Which three free-agent forwards are you surprised to see still available?
FISHER: Steve Bernier, Curtis Glencross and Jiri Tlusty really stand out to me. Bernier is a big winger coming off a career-high 16 goals on an offensively-challenged New Jersey team. Glencross struggled last season, both with Calgary and with Washington after the trade deadline and into the playoffs, but he’s versatile and gritty, can kill penalties and chip in offensively. Tlusty is a former first-round pick who just turned 27 years old, a guy who was on pace for 39 goals and 65 points in the lockout year but realistically should be good for 20 goals and 40 points for at least a few more years. Were these guys being greedy or picky on July 1? That’s the only reason I can see for them going unsigned, but now they are going to have to take what they can get just to stay in the league. I’m fairly certain we will see all three sign one-year, cap-friendly contracts prior to training camp, and the same can be said for another half-dozen forwards, but I’ll let Andrew throw out some more names.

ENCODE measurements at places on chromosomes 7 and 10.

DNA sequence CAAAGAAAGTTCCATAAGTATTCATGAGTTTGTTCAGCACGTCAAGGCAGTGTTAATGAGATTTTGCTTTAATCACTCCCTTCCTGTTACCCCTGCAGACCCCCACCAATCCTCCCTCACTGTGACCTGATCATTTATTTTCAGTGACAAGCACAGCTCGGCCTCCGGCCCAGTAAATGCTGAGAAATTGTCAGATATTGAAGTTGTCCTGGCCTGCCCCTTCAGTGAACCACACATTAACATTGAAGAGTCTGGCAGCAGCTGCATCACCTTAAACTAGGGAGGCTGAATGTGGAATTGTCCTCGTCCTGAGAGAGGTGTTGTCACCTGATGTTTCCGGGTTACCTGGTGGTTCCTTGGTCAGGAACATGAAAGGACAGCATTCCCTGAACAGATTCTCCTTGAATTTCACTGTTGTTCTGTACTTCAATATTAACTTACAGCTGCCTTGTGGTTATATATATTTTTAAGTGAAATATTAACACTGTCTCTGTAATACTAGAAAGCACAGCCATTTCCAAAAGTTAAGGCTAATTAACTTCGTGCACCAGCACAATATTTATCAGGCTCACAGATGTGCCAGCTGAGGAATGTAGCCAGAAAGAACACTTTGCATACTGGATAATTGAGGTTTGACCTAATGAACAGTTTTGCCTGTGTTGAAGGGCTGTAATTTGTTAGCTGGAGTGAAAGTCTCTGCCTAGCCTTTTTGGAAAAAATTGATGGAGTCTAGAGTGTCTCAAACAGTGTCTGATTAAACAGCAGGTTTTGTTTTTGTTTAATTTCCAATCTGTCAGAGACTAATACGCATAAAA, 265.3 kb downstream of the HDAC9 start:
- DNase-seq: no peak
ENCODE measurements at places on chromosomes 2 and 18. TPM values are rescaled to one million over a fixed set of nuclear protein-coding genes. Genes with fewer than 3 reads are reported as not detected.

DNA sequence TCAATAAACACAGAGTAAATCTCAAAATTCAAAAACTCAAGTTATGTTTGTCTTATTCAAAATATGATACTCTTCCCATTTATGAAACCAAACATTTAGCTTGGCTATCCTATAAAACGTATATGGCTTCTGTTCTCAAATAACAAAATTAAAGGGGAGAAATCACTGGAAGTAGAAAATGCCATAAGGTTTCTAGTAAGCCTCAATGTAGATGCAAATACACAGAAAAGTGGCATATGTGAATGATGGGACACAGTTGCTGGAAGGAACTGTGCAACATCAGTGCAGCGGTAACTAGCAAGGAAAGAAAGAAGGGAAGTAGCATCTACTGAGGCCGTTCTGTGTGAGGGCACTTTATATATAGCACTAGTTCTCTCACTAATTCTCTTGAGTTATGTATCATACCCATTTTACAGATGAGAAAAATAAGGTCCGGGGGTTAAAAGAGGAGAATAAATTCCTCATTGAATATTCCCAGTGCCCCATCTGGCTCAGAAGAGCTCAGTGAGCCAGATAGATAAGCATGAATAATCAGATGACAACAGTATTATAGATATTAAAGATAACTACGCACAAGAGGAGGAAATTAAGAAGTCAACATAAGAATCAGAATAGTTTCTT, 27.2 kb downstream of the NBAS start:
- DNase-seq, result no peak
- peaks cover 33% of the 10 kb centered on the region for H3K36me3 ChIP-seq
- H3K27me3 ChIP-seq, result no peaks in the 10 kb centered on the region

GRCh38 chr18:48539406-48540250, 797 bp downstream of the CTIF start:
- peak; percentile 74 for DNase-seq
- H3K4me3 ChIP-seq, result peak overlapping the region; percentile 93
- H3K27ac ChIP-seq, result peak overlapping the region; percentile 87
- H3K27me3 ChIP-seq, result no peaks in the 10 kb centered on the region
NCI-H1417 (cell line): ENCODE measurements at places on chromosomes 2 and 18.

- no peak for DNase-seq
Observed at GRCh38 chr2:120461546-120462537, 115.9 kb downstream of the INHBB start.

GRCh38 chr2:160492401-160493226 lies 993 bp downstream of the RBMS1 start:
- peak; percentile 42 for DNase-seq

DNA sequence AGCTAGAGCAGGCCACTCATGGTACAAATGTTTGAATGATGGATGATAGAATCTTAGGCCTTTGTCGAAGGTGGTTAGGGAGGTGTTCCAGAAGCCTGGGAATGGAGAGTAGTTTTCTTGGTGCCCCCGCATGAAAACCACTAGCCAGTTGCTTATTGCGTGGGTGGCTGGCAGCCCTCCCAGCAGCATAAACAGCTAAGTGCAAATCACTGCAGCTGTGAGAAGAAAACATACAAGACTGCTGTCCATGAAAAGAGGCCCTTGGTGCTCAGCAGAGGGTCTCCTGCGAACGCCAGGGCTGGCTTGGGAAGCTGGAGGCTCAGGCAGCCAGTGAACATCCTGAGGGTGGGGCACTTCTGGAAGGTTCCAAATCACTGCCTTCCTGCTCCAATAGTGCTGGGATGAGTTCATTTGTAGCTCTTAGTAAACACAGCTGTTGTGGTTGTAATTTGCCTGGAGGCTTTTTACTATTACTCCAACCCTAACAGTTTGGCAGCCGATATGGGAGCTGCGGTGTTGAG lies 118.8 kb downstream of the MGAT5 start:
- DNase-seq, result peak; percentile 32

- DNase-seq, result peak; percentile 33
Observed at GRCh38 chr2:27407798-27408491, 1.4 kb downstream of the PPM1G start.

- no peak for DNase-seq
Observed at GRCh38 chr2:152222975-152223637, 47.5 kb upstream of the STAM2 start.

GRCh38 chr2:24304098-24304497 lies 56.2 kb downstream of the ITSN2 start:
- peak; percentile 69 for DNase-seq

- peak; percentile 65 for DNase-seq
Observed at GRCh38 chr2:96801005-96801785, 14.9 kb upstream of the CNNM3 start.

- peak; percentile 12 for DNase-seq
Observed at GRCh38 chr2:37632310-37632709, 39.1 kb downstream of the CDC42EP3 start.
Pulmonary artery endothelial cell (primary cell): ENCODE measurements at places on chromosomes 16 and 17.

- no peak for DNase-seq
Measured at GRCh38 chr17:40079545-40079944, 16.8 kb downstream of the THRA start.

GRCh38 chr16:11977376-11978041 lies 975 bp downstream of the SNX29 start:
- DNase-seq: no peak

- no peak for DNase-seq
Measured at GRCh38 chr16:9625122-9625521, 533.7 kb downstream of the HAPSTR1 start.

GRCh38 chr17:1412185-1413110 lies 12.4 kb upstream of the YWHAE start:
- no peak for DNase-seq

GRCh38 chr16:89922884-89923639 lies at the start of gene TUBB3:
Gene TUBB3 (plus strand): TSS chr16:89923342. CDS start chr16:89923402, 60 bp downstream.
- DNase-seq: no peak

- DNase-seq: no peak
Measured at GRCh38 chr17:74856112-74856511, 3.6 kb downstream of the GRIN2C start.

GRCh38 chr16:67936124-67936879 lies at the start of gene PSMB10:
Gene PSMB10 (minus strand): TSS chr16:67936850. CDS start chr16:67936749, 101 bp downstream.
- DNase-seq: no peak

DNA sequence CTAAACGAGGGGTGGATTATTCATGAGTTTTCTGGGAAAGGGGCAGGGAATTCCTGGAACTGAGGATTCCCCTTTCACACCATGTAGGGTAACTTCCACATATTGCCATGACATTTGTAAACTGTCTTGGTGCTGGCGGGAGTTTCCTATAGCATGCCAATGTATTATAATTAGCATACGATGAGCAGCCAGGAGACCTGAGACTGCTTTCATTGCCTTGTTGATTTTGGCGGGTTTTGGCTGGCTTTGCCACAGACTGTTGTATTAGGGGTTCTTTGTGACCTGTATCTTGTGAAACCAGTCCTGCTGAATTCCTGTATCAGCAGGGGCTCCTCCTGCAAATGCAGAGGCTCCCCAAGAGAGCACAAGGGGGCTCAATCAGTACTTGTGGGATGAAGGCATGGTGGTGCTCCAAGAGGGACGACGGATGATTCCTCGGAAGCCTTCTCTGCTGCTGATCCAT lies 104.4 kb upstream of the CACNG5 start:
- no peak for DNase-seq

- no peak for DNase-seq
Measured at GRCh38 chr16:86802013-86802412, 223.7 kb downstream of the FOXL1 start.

BENSCH: Tlusty is definitely an intriguing free agent because of the lockout-shortened year that Larry noted. He probably has the most potential upside of any free-agent forward left. Although some other names that are interesting are all former Florida Panthers. Two bigger names of note (or at least their contracts suggest they are bigger-name players) are Tomas Fleischmann and Scottie Upshall. Both saw a decline in point totals this past season but it wasn’t too long ago that both were key top-nine wingers. Both these guys are capable of 30 points and reliable two-way play. As Larry hinted, maybe the reason these guys are still available is because they expected too much money. Fleischmann is coming off a $4.5-million cap hit and Upshall is coming off a deal that paid him $3.5 million. Perhaps neither player, nor their agents, saw the writing on the wall that their recent performances are only worth $1 or $2 million per year on a short one- or two-year contract. Another forward who is surprisingly unsigned is Marcel Goc. His days as a top-nine guy are likely over but teams could do far worse for a fourth-line center.
How bad are your hockey withdrawals right now? How are you passing the time?